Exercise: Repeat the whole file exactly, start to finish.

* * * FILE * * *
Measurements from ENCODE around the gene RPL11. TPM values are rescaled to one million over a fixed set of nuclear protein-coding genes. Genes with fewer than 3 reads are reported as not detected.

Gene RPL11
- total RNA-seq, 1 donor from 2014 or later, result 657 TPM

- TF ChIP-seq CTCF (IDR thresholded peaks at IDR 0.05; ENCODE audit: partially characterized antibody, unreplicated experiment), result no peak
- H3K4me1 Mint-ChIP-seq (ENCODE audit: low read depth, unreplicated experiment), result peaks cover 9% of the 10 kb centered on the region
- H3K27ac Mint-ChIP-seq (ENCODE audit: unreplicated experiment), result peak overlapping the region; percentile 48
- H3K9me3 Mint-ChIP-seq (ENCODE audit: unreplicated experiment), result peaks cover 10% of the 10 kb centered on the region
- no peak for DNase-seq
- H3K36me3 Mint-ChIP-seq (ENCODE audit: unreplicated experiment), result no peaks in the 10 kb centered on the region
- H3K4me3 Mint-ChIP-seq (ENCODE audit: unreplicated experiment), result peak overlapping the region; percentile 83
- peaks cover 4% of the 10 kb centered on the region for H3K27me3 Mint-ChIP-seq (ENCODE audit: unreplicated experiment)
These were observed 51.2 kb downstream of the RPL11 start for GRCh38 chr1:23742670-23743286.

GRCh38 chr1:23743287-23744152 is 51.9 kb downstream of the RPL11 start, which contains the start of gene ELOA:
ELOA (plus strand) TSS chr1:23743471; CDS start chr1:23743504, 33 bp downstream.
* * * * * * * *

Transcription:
Measurements from ENCODE around the gene RPL11. TPM values are rescaled to one million over a fixed set of nuclear protein-coding genes. Genes with fewer than 3 reads are reported as not detected.

Gene RPL11
- total RNA-seq, 1 donor from 2014 or later, result 657 TPM

- TF ChIP-seq CTCF (IDR thresholded peaks at IDR 0.05; ENCODE audit: partially characterized antibody, unreplicated experiment), result no peak
- H3K4me1 Mint-ChIP-seq (ENCODE audit: low read depth, unreplicated experiment), result peaks cover 9% of the 10 kb centered on the region
- H3K27ac Mint-ChIP-seq (ENCODE audit: unreplicated experiment), result peak overlapping the region; percentile 48
- H3K9me3 Mint-ChIP-seq (ENCODE audit: unreplicated experiment), result peaks cover 10% of the 10 kb centered on the region
- no peak for DNase-seq
- H3K36me3 Mint-ChIP-seq (ENCODE audit: unreplicated experiment), result no peaks in the 10 kb centered on the region
- H3K4me3 Mint-ChIP-seq (ENCODE audit: unreplicated experiment), result peak overlapping the region; percentile 83
- peaks cover 4% of the 10 kb centered on the region for H3K27me3 Mint-ChIP-seq (ENCODE audit: unreplicated experiment)
These were observed 51.2 kb downstream of the RPL11 start for GRCh38 chr1:23742670-23743286.

GRCh38 chr1:23743287-23744152 is 51.9 kb downstream of the RPL11 start, which contains the start of gene ELOA:
ELOA (plus strand) TSS chr1:23743471; CDS start chr1:23743504, 33 bp downstream.